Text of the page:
First off, I owe enormous thanks to BRC/Adidas, Richard Fannin and all who helped in getting me to Jacksonville! I have never felt so welcomed, encouraged, and well taken care of, as a runner, as I did for the US 15k championships. So seriously, THANK YOU!

Friday, March 8, 2013
One of the great events Richard and all assembled was a visit to the Sanctuary on 8th Street.
This is an after school program for children living in poverty, often without even one parent to support them. The program offers food, help with school work and outdoor recreation. We as runners, visited the sanctuary to have a little Friday afternoon exercise with the kids. Lee Troop, a local Boulder, CO and Australian marathon legend, showed his amazing education skills organizing some games and stretches and really getting everyone involved. It was a sincerely hartwarming day, just seeing how excited many of the kids were to have a little one-on-one attention, even for a short time.

Friday night culminated with a USATF meeting and pre-race talk by Craig Virgin. Craig is a great motivational speaker, and true American hero. If you ever have the chance to meet him, do it.

Saturday, March 9, 2013
-The Race
In the hubbub of a cool spring break morning, I found myself, wondering through crowds reminiscent of Disney World. Navigating out of the fairgrounds, by kegs of beer, palm trees, port-o-potties; the ride is about to begin. If, like this runner, at this exact moment, you have never been in a road race the size of a small city: get ready for a do-it-yourself sporting event, parade and city tour rolled into one!

The gun goes off, signaling the massive start, traveling down Bay street on the North side of the St. John's River. The catch is that the elite women have already started, 6:35 ahead, leading to an all-out battle of the sexes and a chance for the equalizer bonus of $5,000 to the first person, be it man or woman, to cross the finish line.

After a crowded 4:40 first mile, the pack takes three 90 degree turns and heads onto the Main Street bridge. After a quick introduction to the far bank of the St. John's, you enter San Marco and what remains as a blur that I can only describe as "the neighborhoods". I hit the fist 5k in 14:40 just behind the lead pack of 13. Another couple twists and turns and we head onto Hendrick's Ave. With a long straight stretch, Michael Eaton and I push to make up the gap, in a confusing tornado of long-haired, blonde Adidas runners. We begin to catch the first elite women.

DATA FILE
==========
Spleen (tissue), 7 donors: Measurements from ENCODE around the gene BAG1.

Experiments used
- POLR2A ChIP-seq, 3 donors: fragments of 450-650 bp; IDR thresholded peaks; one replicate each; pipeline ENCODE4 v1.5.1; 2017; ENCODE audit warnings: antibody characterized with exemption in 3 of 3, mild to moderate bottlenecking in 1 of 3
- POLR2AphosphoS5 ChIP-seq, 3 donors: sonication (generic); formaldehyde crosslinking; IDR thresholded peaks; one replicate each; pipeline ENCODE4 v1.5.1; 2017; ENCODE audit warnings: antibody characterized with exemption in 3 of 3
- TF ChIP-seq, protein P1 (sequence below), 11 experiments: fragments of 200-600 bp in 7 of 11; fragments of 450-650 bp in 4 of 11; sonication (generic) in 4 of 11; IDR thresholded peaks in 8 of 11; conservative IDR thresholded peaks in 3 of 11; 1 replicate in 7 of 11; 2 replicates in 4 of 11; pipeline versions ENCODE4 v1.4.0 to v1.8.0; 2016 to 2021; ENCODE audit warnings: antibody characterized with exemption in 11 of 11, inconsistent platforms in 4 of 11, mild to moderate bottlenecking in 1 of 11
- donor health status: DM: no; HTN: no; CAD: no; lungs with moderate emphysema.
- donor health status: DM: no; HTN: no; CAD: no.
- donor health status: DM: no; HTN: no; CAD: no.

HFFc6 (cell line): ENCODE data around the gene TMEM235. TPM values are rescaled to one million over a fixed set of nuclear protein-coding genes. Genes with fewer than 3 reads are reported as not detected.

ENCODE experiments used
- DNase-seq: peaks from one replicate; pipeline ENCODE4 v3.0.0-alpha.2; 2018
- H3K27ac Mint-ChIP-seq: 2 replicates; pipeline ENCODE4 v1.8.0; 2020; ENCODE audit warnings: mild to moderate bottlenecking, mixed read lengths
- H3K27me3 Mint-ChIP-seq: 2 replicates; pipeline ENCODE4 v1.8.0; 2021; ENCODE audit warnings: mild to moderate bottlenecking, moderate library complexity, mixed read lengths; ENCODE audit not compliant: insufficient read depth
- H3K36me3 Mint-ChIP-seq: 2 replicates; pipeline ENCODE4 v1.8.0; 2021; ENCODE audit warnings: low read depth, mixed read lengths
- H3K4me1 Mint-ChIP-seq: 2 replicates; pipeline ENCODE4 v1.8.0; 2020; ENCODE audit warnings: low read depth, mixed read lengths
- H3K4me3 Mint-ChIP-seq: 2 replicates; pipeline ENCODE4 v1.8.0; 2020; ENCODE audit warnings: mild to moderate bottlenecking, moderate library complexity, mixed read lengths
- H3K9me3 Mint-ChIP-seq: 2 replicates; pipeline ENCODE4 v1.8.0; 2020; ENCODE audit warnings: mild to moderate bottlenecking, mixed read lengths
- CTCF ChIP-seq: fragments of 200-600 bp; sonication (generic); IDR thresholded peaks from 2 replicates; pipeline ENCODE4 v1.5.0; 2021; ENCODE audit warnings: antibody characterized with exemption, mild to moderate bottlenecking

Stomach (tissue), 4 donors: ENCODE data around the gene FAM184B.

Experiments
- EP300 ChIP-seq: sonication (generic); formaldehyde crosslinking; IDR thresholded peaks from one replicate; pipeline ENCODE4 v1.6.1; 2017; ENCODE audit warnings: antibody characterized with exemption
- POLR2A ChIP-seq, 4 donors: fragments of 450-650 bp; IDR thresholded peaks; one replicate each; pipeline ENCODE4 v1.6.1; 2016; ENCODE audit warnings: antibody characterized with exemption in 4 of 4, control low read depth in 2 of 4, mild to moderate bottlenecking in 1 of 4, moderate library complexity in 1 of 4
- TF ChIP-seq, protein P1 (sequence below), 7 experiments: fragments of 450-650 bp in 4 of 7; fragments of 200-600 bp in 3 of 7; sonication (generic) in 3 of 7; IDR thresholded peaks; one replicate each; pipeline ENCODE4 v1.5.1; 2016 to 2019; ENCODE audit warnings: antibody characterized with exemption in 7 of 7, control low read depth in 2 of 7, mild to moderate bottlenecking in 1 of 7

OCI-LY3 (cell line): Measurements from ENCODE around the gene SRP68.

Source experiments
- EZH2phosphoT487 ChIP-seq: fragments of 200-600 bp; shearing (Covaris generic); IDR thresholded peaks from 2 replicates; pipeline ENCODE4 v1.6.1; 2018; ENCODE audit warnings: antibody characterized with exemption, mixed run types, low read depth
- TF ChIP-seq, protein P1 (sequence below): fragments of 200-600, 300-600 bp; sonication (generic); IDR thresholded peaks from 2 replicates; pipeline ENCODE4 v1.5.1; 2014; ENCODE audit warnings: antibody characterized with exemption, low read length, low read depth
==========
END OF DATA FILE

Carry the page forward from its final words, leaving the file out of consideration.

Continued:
I still can't bridge the gap (not a pun). At 8k, I'm 23:40, one of my fastest times ever, running solo. I blend into the chase pack, and cross 10k in 29:29. Now, here is what Craig Virgin, the honored pre-race speaker and two time World Champion, would refer to as a moment of truth. I could tough out a couple miles with the chase pack or I could ease off and hope for a couple stragglers near the end. Rookie mistake, I let them go.

The climax of the race, culminates with a race grinding up and blazing down the 150 foot tall, mile-long Hart Bridge and a sprint around the Jaguar's stadium. With all my strength I push through the remaining kilometer and sprint in at 45:09, 22nd place, glad to be done, disappointed, but wiser.

It was a great experience for my first road race. Not the place or time I wanted, but a learning experience to help me sharpen up for the rest of my spring season. Next time I'll have to make a few subtle changes, and I'll be pushing the top 10.

After the race, I was lucky enough to spend time with my Dad and travel down to the coast. That's the great part about racing in at 8:30am: you still have an entire day post-race. The weather cooled, but Atlantic beach was nice enough for a quick knee-deep dip in the salt water. Fish taco's at Poe's Tavern near the beach, completed a lazy, well deserved and restful afternoon.

At 6pm, a huge group of the elite runners bussed over to the race director house for a catered outdoor picnic. This was a great chance for me to meet many of the other elite athletes.

Being a professional runner isn't like other professional sports. Many people have other jobs to support their running. For instance, I am in grad school, teach and tutor to earn enough to almost cover the month's rent. Thats it. I still need my parent's support just to make it through day to day. So, it was really interesting to see how, dedicated and talented runners all over the country make their way in life. Some are on teams that pay for housing and more, others are engineers, mothers and PhDs. In general, it is amazing and encouraging to see so many bright, and kind people that work really hard for the small (really small) amount of money and (trivial) fame involved in being a pro runner.

Some of the fantastic people I met include the magnetic Tim Richie, blonde charmer Michael Eaton, bearded Scott Smith, tree-tattooed Michael Crouch, master's all-star Kevin Castille, future prom king Anthony Solis, Jeff Sadler, the charismatic Giliat Ghebray, the illustrious Morgan Haws, Sarah Crouch, Katie Di Camillo, Addie Bracy, and D2 all-star Tyler Pennel. These guys and ladies are AWESOME. Cheer them on, make them your new best friend.

To kick off the weekend, we finished our night at 1904 music hall. Enjoyed a beer with Richard in congratulations on a weekend to remember. Not to mention, celebrated Brandon Birdsong-Johnson's birthday.

All in all, an awesome weekend and a great first encounter with big time road racing. Much more to come soon, from this young runner.